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William Hjortsberg’s journey from fantasy fiction to biography...

Jubilee Hitchhiker feels like a Brautigan novel in many respects. His books were often semi-autobiographical. And like Brautigan’s books, such as The Hawkline Monster, Sombrero Fallout, and Willard and His Bowling Trophies, it’s a book you look forward to getting back to.
“I knew I couldn’t imitate his style, I have whatever my style is, but I wanted to evoke those very short pieces that Richard did,” said Mr Hjortsberg. “Those short chapters that are throughout the book are meant to be a sort of homage to Richard’s short pieces.”
Up until Jubilee Hitchhiker Mr Hjortsberg had mainly written fiction, usually fantasy, like his first published novel Alp (1968) and his most famous book Falling Angel (1978). “I got a little behind because of Richard. I always tell people Richard was a great practical joker and I can just see him in the afterlife grinning down at me saying, ‘Well, I really fucked up your fiction writing career, didn’t I.’ He’s probably getting a big kick out of it. ‘Poor old Hjortsberg. He spent all of those years chasing me down’.”
Non-fiction and research entailed some new experiences. He spent “hundreds of hours” in the basement of the University of Oregon, tracking down poems Brautigan had had published in Eugene, Oregon, newspapers. And Mr Hjortsberg attended Brautigan’s school class’s 40th reunion, collecting some good information.
Some people would not talk to Mr Hjortsberg, or would not talk about Brautigan. Poet Allen Ginsberg told Mr Hjortsberg he hadn’t known Brautigan that well. Mr Hjortsberg said he couldn’t twist people’s arms to talk. Another Beat poet Lawrence Ferlinghetti would not talk to him at all. But then in the late 1990s a Zen Buddhist college was holding a dedication for their Allen Ginsberg Library. Mr Hjortsberg figured that the Beats were big self promoters and would all be there. So he attended. He had a press pass, and after an event held by Ferlinghetti he sat in a room with a bunch of other reporters and kept putting up his hand and asking questions about Richard Brautigan.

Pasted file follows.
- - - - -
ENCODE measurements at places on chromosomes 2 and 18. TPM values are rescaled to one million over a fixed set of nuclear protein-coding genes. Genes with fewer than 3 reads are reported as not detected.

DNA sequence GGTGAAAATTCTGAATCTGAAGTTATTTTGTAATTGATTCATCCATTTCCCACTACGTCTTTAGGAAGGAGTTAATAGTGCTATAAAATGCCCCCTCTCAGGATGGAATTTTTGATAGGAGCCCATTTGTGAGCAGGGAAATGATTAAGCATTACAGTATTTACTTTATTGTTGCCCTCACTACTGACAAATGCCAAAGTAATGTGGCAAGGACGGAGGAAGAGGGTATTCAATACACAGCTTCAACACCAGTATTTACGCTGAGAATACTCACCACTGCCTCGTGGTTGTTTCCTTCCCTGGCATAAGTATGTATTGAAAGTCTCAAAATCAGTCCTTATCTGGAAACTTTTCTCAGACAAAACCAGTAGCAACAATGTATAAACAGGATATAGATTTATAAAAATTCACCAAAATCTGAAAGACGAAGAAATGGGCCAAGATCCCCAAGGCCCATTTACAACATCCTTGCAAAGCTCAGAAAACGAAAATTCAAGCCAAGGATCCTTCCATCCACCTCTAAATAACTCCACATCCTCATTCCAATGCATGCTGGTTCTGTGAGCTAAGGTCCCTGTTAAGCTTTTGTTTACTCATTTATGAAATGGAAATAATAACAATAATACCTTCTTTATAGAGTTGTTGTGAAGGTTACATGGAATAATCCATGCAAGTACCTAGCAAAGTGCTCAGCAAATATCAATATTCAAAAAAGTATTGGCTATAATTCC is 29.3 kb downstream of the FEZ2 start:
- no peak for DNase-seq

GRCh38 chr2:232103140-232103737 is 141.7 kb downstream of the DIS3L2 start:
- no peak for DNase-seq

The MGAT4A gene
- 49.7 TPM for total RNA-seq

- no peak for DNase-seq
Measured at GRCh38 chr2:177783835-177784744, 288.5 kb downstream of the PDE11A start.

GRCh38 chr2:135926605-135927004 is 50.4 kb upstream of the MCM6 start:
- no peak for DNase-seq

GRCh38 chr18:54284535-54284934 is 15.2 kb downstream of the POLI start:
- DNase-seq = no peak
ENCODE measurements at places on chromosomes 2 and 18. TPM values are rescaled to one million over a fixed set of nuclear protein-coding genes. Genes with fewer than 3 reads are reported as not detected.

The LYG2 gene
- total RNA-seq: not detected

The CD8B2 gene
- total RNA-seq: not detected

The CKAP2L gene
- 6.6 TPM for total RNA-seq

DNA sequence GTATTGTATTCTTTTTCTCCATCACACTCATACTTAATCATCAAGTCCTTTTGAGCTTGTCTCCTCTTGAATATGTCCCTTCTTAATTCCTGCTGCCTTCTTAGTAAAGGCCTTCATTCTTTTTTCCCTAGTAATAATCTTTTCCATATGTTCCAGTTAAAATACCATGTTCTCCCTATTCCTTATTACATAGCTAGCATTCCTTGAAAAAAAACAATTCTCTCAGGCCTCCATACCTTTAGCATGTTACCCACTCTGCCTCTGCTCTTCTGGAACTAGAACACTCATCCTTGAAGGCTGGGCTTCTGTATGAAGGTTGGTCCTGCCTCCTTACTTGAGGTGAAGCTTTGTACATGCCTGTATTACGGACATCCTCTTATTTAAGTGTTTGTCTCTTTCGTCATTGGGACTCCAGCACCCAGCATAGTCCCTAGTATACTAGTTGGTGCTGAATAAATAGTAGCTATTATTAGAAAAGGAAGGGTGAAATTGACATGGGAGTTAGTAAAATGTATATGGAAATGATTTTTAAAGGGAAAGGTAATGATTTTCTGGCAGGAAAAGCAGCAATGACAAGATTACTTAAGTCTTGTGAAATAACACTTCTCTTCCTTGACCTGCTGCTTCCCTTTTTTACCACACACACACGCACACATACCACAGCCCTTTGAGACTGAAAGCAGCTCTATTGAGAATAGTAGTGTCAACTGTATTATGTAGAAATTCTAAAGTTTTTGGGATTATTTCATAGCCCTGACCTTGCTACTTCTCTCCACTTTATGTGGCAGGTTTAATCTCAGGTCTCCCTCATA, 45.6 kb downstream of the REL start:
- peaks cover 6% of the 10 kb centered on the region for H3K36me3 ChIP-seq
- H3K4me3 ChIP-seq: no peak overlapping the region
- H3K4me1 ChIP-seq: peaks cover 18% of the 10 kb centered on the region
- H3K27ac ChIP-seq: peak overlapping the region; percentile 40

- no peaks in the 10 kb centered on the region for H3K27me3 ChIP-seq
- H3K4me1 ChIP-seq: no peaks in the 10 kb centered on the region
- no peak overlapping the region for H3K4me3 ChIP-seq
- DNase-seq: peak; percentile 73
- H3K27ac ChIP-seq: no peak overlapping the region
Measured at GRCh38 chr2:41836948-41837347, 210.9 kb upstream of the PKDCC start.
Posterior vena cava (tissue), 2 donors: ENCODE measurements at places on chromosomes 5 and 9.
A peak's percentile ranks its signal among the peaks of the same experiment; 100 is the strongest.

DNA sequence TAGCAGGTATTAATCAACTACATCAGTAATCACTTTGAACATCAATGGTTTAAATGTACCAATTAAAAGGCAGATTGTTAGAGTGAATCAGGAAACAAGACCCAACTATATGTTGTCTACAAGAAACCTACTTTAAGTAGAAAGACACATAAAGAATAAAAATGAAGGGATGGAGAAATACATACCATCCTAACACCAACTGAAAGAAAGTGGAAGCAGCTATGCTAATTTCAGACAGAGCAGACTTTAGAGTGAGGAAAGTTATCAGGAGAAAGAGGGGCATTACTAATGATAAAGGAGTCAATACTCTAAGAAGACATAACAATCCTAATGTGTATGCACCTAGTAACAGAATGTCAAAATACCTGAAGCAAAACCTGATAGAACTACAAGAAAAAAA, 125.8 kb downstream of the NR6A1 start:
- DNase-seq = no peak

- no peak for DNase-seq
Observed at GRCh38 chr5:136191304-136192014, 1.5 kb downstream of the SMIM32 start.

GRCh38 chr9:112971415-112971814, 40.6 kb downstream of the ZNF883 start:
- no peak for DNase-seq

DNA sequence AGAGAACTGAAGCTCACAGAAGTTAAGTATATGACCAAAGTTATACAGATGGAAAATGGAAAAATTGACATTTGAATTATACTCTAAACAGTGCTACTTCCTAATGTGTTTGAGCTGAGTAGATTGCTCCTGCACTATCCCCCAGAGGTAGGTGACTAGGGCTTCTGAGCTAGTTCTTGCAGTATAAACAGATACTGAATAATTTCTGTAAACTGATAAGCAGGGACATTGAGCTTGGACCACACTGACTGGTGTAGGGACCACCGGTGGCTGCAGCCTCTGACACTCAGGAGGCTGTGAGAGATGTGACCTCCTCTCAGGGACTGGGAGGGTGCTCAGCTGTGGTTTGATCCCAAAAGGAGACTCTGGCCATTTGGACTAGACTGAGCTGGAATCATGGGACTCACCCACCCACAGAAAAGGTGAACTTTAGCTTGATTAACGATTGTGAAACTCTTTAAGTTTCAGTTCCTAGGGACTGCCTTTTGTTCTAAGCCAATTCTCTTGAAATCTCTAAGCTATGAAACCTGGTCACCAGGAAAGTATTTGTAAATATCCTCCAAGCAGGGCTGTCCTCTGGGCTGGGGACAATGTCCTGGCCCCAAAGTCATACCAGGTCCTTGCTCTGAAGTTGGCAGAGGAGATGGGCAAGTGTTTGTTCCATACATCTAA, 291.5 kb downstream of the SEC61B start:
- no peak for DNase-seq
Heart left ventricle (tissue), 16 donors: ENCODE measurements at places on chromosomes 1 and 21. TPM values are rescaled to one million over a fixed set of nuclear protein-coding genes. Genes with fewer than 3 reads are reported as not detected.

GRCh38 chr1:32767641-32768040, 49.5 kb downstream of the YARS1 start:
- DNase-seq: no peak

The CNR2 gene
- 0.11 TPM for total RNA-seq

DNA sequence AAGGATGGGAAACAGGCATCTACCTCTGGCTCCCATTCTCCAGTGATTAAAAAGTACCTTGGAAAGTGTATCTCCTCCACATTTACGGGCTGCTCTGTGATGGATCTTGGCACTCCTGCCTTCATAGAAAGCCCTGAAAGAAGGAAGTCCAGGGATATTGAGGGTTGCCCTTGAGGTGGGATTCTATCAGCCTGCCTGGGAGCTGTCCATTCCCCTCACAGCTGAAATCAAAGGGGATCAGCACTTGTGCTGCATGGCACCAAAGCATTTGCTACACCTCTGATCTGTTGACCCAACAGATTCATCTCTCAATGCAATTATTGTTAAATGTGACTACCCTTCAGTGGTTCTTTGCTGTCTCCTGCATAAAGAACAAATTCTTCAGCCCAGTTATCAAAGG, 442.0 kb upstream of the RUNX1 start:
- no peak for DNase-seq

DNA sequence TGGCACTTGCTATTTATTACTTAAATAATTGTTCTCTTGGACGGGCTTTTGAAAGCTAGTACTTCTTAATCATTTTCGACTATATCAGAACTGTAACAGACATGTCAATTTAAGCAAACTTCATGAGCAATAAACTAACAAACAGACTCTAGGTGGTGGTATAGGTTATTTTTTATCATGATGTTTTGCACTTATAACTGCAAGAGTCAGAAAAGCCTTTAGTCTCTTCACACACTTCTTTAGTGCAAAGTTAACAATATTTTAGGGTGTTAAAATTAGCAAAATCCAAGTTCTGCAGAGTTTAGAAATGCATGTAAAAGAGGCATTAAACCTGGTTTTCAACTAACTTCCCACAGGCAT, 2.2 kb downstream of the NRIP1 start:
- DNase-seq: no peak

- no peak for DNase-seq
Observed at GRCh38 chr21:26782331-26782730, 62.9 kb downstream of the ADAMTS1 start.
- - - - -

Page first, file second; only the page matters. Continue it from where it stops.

Like Falling Angel, the biography is partly a mystery story.
“It has a definite arc, let me put it that way. I deliberately planned the book to take on a certain form. A mystery novel, so to speak. The guy shoots himself in the first paragraph. And he was so successful; it leaves the reader with the question you know, Why did he do that? …That fact stays with the reader all the way to the end, through ups and downs whatever. There’s that undeniable fact the man ended up a suicide.”
He said the seed was sown with Brautigan’s rough childhood. “I had a semi-hard scrabble life too but it was nothing like Richard’s.”
Brautigan didn’t know who his father was, Mr Hjortsberg said. He had a different family name as a child. He had shock treatment before he was 21. He went off to San Francisco with no money, cutting ties with his family. Then he sold blood to stay alive.
“He almost never talked about his past,” said Mr Hjortsberg. “The fact he didn’t talk about it speaks volumes.”
While reading the book, I couldn’t help wondering whether anything could have made a difference and sustained Brautigan, despite his rough upbringing and his demons. He was raised Catholic but he seemed to abandon this faith. And reading about his drinking was almost sickening. You wonder how much better things could have been for him if he had stopped.

– continued next page
– copyright Simon Sandall.